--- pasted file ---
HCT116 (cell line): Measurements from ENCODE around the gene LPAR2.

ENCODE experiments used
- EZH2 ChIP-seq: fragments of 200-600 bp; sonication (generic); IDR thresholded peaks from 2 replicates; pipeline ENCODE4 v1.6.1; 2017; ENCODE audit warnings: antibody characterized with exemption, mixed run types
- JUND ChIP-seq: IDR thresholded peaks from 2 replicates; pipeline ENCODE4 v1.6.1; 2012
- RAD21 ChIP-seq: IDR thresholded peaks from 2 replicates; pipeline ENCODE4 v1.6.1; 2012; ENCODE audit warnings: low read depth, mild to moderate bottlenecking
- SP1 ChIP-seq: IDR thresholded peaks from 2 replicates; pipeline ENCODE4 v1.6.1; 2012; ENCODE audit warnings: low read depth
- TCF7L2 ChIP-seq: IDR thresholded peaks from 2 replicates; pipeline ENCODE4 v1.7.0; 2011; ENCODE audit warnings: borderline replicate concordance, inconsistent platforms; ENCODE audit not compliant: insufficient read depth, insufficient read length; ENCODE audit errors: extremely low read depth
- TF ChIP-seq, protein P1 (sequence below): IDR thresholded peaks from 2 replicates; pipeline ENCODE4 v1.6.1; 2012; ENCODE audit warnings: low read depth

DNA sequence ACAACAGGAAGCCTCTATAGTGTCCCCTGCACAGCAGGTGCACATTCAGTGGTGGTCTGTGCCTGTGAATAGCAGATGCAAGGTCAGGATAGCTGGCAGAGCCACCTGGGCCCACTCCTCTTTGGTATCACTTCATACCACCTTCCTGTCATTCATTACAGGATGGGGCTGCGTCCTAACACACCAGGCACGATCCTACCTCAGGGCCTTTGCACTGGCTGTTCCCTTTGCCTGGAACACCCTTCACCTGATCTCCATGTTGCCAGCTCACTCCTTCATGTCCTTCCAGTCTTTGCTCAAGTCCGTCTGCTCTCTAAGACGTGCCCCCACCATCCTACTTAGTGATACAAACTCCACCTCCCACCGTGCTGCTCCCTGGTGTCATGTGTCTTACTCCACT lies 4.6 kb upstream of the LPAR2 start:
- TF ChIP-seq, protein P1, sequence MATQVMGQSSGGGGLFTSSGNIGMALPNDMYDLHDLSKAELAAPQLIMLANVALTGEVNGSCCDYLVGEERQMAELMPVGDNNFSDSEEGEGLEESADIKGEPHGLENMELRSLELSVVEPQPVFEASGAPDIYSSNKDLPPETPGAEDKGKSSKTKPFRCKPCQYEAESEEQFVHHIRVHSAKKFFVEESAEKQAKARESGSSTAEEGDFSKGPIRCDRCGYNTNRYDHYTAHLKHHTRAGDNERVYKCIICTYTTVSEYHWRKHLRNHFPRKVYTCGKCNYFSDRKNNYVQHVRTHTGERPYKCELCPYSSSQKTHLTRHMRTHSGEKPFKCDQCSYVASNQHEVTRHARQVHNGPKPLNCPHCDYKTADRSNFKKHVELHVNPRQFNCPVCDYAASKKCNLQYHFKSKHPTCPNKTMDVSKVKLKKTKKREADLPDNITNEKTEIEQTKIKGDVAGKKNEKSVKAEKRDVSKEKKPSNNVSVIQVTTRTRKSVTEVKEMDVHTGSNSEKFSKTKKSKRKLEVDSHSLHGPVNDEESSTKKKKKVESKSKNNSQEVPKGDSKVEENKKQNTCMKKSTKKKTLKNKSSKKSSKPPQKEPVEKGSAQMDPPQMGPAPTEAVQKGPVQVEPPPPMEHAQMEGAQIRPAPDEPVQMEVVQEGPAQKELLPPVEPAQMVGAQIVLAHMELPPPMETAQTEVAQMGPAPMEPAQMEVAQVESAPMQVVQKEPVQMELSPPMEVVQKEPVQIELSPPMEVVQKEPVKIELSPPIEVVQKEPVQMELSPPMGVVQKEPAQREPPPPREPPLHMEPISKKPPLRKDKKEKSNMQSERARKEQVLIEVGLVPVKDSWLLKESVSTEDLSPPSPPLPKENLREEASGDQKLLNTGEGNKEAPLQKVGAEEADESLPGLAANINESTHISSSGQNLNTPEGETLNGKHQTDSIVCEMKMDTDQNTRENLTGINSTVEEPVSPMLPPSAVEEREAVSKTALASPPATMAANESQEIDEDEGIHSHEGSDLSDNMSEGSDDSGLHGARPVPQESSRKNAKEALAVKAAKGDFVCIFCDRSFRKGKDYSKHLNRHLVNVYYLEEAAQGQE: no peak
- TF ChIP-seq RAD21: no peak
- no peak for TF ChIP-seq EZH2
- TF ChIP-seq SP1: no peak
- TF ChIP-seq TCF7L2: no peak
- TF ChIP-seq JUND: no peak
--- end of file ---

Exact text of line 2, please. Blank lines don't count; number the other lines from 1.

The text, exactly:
ENCODE experiments used